Maryland Bar Bulletin
Publications : Bar Bulletin : November 2007


Tom Valkenet credits his high school soccer coaches with keeping him “relatively straight and narrow.”

“[The game offered] some structure,” admits the litigator, whose office sits just around the corner from the Friends School of Baltimore, where Valkenet coaches Junior Varsity Boys Soccer. “When you move out of your house at the age of 15, as a freshman, you desperately need that from someone. If I wasn’t playing soccer, my coaches and the principal knew that I’d be off in the woods, stoned somewhere. So it kept me alive. It gave me a segue into college – even though my grades didn’t warrant it – and I went to a Catholic college that took a chance on me.”

The Connecticut native persevered, eventually relocating to Maryland and attending law school. Despite his own debt to the game, however, Valkenet never considered coaching until a few years later when, as a young associate at Venable, a partner at the firm approached him with a suggestion.
“[He] was the head of some league,” Valkenet recalls. “He said, ‘You played in college’ [and that] he had a group of 16-year-olds…the parents can’t handle them, they’ve run out of ideas – what can I do. And I thought, I can teach this game.”

As earlier in his life, Valkenet seized the opportunity being offered; likewise, it seized him.

“I had a boy on my team – some of the parents said, ‘He’s trouble, he drinks, he skips school,’ and all that sort of stuff. So I picked up the phone and talked to a couple of his teachers and his guidance counselor at Towson High, and they said, ‘Yeah, he comes from a broken home, messy divorce and all of that,’ which resonated with me.”
Valkenet went on to coach various private and recreation council teams over the years, all the while continuing to play himself in sundry adult leagues. Along the way, he struck up a friendship with Friends Varsity Boys Soccer coach Doug DeSmit, who invited Valkenet to coach JV soccer at the school. The offer intrigued Valkenet, but circumstance prevented him from accepting at the time.

“My sons played soccer at Calvert Hall, so I said to Doug, ‘Until my soccer players are graduated, I’m going to be following them around, watching them play,’” Valkenet recalls. “My last player graduated in ’05. Within one month of graduation, I get a phone call, and it’s Doug saying, ‘Well?’ I knew exactly what he meant.”

Valkenet accepted the position, and has since become so vested in his “extracurricular” activity that he relocated his office from Hunt Valley last January.
“I’m 300 yards away from the practice field,” he laughs.

Outside of Friends, Valkenet also conducts “coaching clinics” for parents from the local recreation council.

“We don’t talk theory – I know the theory, I can tell them the theory, but they don’t need to hear it,” he explains. “It’s just, ‘Here’s how you structure a practice for kids who are 10 or under. Here’s how the game shows itself and evolves in the kid’s mind to these activities.’ And after an hour, the kids have had fun, you’ve had very little stress, and at the end of the day they’re a little better than when you started. And hopefully, when they reach the high school level, they’ll be good enough to play on a high school team and have fun, because let’s face it: 90 percent of the kids playing in high school will only play through high school. And if they continue to play it’s because they love the game.”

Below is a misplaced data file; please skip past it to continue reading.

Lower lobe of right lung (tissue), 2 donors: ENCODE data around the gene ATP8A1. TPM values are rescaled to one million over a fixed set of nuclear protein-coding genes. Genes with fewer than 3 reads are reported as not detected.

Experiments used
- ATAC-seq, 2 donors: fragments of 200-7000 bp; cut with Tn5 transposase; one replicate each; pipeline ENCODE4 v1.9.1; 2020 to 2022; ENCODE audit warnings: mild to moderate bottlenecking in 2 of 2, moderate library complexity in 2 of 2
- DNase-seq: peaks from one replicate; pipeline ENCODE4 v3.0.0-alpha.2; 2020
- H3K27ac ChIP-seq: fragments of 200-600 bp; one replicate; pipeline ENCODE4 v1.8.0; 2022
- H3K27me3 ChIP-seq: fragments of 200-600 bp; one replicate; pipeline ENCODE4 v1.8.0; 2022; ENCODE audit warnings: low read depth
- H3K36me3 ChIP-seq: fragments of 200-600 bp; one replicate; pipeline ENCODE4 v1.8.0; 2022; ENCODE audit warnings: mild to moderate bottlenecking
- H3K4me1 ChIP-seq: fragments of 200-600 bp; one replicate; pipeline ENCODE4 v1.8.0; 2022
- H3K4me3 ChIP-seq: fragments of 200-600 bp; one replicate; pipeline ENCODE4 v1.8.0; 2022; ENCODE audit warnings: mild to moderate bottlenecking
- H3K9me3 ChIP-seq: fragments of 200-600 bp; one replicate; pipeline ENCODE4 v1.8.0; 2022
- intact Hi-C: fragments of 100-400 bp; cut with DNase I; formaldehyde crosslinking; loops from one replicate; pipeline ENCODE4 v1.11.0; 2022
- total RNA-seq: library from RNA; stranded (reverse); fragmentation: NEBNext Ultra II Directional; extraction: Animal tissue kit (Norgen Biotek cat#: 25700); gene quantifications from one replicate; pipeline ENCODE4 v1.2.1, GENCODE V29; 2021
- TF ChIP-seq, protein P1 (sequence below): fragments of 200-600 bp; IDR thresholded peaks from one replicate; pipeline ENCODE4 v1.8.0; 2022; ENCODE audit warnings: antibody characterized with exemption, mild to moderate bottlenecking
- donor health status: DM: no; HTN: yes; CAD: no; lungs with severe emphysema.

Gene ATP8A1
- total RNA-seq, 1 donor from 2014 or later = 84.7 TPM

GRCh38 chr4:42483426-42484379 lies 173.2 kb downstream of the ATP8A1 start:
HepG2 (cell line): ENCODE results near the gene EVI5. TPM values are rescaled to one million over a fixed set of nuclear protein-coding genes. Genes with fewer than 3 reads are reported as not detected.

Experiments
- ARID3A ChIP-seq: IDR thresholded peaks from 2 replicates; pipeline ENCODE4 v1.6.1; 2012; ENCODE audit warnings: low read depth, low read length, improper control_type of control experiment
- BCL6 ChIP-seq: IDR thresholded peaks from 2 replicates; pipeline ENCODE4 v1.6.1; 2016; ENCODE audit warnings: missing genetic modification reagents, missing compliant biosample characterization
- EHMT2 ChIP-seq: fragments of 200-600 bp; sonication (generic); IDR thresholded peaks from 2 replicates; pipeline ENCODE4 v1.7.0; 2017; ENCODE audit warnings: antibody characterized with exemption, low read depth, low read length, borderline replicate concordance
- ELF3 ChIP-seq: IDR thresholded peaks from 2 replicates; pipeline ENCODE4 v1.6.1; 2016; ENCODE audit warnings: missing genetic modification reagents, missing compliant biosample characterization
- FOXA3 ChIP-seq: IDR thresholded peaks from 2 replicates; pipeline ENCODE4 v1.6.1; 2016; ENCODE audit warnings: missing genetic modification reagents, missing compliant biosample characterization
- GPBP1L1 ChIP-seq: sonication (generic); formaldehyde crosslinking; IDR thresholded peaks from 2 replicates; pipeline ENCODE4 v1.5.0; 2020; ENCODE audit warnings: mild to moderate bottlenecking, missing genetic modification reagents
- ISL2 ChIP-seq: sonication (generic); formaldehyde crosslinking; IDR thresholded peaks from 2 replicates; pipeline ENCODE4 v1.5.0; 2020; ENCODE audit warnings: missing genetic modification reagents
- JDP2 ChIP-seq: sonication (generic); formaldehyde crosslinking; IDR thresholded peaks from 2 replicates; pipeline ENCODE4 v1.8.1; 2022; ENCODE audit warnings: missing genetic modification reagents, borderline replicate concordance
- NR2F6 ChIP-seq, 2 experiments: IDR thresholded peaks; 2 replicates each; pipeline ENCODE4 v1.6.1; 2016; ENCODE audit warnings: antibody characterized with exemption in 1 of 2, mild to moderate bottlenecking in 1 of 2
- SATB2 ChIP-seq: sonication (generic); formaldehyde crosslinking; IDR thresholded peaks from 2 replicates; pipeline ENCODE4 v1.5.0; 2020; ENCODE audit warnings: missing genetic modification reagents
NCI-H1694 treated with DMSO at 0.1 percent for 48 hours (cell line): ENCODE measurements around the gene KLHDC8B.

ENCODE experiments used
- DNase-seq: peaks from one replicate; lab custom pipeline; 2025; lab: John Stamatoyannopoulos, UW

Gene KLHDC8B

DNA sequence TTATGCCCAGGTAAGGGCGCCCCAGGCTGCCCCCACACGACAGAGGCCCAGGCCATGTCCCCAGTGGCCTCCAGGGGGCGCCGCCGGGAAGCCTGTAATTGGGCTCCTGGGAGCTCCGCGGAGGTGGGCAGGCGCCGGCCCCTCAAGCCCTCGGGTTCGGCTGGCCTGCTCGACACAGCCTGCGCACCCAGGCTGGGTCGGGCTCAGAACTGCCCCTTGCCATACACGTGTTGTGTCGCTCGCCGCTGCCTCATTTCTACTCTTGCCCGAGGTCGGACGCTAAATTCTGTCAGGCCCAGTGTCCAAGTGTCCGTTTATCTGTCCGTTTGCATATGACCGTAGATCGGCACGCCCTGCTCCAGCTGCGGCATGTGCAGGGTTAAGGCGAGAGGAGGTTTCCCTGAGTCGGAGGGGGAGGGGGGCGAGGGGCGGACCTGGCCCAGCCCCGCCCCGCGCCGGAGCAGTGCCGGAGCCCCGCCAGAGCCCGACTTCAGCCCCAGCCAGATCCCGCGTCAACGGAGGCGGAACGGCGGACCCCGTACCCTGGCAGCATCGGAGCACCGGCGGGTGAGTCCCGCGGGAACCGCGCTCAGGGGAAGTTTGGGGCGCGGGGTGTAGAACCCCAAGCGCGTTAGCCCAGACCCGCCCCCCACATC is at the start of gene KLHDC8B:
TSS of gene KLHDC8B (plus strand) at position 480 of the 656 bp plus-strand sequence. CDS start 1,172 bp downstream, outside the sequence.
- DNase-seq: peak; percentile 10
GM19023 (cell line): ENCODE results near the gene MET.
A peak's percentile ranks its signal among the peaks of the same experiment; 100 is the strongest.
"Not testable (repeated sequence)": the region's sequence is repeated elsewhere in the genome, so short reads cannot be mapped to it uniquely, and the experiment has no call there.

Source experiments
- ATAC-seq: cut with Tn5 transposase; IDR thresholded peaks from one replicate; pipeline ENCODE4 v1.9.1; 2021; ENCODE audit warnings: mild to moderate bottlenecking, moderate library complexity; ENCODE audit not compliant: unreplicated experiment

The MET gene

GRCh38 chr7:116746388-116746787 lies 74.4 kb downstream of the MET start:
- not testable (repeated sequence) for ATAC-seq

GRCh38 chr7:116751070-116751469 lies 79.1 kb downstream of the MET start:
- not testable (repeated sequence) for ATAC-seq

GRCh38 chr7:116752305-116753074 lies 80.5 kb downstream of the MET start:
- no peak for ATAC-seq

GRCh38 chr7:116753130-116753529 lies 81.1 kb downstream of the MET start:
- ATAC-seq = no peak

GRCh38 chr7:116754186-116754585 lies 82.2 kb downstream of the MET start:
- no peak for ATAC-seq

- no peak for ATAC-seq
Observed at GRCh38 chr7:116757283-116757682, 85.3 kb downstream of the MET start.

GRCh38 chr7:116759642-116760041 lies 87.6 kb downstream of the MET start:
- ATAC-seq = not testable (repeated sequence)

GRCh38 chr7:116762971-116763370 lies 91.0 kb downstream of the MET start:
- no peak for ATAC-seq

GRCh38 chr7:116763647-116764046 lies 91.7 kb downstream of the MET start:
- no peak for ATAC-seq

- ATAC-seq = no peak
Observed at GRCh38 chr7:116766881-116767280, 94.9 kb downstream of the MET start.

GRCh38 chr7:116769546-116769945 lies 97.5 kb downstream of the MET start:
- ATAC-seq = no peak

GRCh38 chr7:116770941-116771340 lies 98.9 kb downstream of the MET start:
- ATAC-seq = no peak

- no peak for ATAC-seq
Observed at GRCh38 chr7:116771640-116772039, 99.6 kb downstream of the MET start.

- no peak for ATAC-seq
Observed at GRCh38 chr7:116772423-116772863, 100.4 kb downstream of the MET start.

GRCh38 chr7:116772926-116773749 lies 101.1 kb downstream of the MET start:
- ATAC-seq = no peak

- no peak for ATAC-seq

Popular worldwide, soccer has gained momentum in the United States in recent years, though Valkenet is concerned that it’s not always for the right reasons.

“You do not see American kids playing barefoot on the beach,” he explains. “Competitive soccer has become highly organized in this state and in this country. The Maryland State Youth Soccer Association and the United States Soccer Federation are trying to make things even more uniform and even more organized. It’s almost militaristic. And soccer, I think, is the antithesis of that. It’s the kind of game where you throw two sweaters on the ground and make a goal and play for an hour before dinner.”

Too many kids, Valkenet contends, do not play pickup games outside of the organizational structure. “It’s become a rich, suburban white kid’s activity,” he adds. “And the kids are grumbling on the bench – my son saw this at Calvert Hall, which, at the time he played, was No. 1 in the state and No. 8 in the nation. They were undefeated, and kids on the team are unhappy because they’re not getting playing time, because they want to be seen by certain college coaches. That’s entirely the wrong reason to play.”

A lifelong city-dweller, Valkenet hopes to one day offer the sport to children in the inner city. “When I don’t have the same financial burdens I have now, with college tuition and all that, I want to go in and do something in the city, whether it’s a club team or not – kids who aren’t being reached by the suburban clubs and get them involved in the game. A million barefoot kids are playing in the alleys of Rio de Janeiro – why aren’t they playing here in Baltimore? Is it because there aren’t people willing to coach? I drive by lots of vacant fields in the city that could make nice little soccer fields.”

More than anything, Valkenet hopes to instill the kids he coaches with “a love of the game” and “a sense of decency and fairness,” on and off the field.

“I just have this vision that when I retire, I’ll quietly put my law books away, and then – maybe when I’m 80 – there will be a rusty plaque on the backstop of some field that says, ‘Coach Valkenet Field,’ and that’ll be it,” he muses. “But more importantly, there’ll be some 30- or 40-year-old guy who says, ‘You know, I got something out of that,’ or he’ll still be playing.”


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Publications : Bar Bulletin: November  2007